Kanye West Sues for $10 Million Over Cancelled Tour

08/04/2017 | Unfair Insurance Practices/Bad Faith

After Kanye West unexpectedly cancelled 21 Saint Pablo tour dates late last year because of a reported mental breakdown, Billboard estimated it would result in the refunding of more than 300,000 tickets worth $27.3 million. Kanye and his event company, Very Good Touring, Inc., carried event insurance for just that situation. But, according to a Complaint filed in Los Angeles Superior Court on August 1, Kanye’s insurers, Lloyd’s of London, won’t pay. Now Kanye has turned to our justice system in attempts to recoup at least $10 million of his loss based on claims for breach of contract and insurance bad faith.

A standard music industry policy would cover an "accident to or illness of any insured person which, in the opinion of an independent medical practitioner approved by the underwriters, entirely prevents any insured person from appearing or continuing to appear in any or all of the insured performances or events." As with most any insurance policy, this clause likely comes with certain exceptions which eliminate the insurer’s obligation to pay. Some examples of common exclusions are drug use, pre-existing conditions, sexually-transmitted diseases, and "unreasonable or capricious behavior."

One of these exclusions could explain why Lloyd’s won’t pay.  We don’t know whether an exclusion applies, but Kanye was reportedly hospitalized for eight days after this incident at UCLA Neuropsychiatric Hospital Center and was released under full time care and supervision.  The lawsuit states Lloyd’s has not provided any reasonable explanation for denying the insurance claim or indicated if they will ever pay the claim or even make an insurance coverage decision.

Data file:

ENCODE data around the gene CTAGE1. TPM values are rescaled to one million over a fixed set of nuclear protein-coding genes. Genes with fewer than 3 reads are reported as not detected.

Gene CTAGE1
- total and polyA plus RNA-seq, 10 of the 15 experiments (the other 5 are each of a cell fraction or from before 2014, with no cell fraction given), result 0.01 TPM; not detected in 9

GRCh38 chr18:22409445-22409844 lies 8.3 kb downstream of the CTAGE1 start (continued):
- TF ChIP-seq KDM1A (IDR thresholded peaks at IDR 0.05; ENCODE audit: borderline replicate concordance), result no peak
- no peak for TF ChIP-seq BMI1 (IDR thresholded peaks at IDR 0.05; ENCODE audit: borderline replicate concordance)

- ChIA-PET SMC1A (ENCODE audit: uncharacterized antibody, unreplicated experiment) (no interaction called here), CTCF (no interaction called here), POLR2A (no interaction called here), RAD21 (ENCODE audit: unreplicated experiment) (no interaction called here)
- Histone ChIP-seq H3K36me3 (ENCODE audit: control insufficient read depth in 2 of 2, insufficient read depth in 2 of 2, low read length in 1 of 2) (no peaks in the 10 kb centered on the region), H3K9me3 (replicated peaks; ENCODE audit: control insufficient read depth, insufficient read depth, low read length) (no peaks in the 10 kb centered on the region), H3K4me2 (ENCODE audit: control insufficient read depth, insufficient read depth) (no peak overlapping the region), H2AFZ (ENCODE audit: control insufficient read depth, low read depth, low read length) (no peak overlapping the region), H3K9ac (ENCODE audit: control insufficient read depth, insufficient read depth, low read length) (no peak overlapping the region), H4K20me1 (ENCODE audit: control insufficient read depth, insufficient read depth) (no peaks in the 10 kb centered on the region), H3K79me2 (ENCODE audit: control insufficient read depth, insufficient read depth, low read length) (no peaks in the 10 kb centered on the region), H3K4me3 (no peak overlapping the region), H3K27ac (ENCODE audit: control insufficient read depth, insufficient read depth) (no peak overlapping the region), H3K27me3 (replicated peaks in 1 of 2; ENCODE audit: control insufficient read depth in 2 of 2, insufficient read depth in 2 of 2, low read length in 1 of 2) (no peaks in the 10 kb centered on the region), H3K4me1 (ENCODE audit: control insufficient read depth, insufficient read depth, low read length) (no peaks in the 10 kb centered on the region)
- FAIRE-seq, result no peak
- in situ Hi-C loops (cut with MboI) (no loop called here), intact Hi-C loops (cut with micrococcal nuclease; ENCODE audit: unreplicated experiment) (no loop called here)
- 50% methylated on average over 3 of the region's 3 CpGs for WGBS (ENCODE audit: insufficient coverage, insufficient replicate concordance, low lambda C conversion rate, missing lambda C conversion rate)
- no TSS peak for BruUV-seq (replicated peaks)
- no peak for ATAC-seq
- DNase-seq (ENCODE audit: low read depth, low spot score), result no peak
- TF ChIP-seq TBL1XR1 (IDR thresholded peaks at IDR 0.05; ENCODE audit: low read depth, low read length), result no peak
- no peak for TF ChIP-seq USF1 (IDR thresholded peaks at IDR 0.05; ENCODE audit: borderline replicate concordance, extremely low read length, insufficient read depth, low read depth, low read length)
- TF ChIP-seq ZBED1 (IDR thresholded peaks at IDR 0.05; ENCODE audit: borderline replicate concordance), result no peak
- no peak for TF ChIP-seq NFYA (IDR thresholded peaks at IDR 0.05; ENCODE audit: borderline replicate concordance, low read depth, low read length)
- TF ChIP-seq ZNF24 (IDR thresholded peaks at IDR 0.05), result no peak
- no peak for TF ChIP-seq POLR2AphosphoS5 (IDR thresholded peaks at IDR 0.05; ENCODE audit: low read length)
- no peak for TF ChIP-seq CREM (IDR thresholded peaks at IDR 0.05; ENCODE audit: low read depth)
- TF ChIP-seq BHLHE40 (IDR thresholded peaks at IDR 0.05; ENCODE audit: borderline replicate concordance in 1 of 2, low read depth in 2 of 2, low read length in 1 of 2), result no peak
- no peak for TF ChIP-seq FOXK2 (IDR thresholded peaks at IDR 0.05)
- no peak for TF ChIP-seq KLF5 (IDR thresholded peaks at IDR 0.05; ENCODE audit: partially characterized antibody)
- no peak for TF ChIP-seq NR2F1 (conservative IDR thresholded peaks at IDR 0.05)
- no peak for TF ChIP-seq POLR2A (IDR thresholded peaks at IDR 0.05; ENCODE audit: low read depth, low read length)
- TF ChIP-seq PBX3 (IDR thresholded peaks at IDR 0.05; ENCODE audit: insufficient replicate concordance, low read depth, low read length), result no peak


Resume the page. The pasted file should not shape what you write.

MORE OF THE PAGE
Assuming California law will apply, in order to move forward Kanye will have to establish that the Saint Pablo claim is covered by his agreement with Lloyd’s. If he succeeds on that front, Lloyd’s can then still avoid paying the claim if they establish that some exclusion applies.  If no exclusion applies, then Kanye will attempt to prove that the insurer acted in bad faith for refusing to pay his claim. This bad faith claim potentially subjects Lloyd’s to paying Kanye’s attorney’s fee and punitive damages above and beyond the claimed $10 million policy.

Considering that his mental breakdown is a central issue of fact in the case, there is potential it will dig very deeply into Kanye’s personal life.  The world will surely watch as this case unfolds.